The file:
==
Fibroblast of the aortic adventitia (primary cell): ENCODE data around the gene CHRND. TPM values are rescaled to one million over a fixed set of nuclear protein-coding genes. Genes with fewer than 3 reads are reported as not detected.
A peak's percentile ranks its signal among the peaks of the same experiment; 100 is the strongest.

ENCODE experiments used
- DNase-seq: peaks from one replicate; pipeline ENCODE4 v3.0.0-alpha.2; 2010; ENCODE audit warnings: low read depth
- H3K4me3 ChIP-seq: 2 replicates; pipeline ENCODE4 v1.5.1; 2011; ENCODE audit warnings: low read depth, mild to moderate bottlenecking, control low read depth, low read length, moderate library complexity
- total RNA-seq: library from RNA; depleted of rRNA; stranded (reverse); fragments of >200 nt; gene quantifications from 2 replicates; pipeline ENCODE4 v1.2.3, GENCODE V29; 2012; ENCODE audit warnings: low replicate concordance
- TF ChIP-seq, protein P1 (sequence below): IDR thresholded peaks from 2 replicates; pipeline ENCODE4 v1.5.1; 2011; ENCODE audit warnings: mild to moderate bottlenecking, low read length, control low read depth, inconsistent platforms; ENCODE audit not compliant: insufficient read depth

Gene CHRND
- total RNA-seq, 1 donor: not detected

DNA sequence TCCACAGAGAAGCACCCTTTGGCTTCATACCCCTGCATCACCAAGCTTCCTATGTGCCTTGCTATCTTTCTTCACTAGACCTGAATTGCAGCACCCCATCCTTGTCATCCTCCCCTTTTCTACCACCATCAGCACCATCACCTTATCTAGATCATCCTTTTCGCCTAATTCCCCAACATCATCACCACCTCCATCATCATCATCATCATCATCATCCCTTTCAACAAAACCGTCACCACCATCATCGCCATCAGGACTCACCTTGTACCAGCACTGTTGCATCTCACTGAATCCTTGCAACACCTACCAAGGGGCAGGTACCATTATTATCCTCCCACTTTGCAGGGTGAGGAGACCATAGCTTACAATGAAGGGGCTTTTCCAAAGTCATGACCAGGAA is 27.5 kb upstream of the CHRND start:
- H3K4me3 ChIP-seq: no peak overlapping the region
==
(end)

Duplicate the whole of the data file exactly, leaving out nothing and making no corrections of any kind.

Fibroblast of the aortic adventitia (primary cell): ENCODE data around the gene CHRND. TPM values are rescaled to one million over a fixed set of nuclear protein-coding genes. Genes with fewer than 3 reads are reported as not detected.
A peak's percentile ranks its signal among the peaks of the same experiment; 100 is the strongest.

ENCODE experiments used
- DNase-seq: peaks from one replicate; pipeline ENCODE4 v3.0.0-alpha.2; 2010; ENCODE audit warnings: low read depth
- H3K4me3 ChIP-seq: 2 replicates; pipeline ENCODE4 v1.5.1; 2011; ENCODE audit warnings: low read depth, mild to moderate bottlenecking, control low read depth, low read length, moderate library complexity
- total RNA-seq: library from RNA; depleted of rRNA; stranded (reverse); fragments of >200 nt; gene quantifications from 2 replicates; pipeline ENCODE4 v1.2.3, GENCODE V29; 2012; ENCODE audit warnings: low replicate concordance
- TF ChIP-seq, protein P1 (sequence below): IDR thresholded peaks from 2 replicates; pipeline ENCODE4 v1.5.1; 2011; ENCODE audit warnings: mild to moderate bottlenecking, low read length, control low read depth, inconsistent platforms; ENCODE audit not compliant: insufficient read depth

Gene CHRND
- total RNA-seq, 1 donor: not detected

DNA sequence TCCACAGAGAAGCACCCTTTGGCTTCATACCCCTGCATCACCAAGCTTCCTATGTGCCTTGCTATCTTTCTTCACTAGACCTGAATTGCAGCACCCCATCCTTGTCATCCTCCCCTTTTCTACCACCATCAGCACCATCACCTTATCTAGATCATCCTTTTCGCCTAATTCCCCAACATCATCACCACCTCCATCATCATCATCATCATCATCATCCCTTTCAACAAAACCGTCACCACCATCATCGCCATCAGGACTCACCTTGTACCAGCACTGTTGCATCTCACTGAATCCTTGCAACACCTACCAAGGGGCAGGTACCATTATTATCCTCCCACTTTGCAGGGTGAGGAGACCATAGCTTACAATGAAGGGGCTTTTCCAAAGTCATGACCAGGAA is 27.5 kb upstream of the CHRND start:
- H3K4me3 ChIP-seq: no peak overlapping the region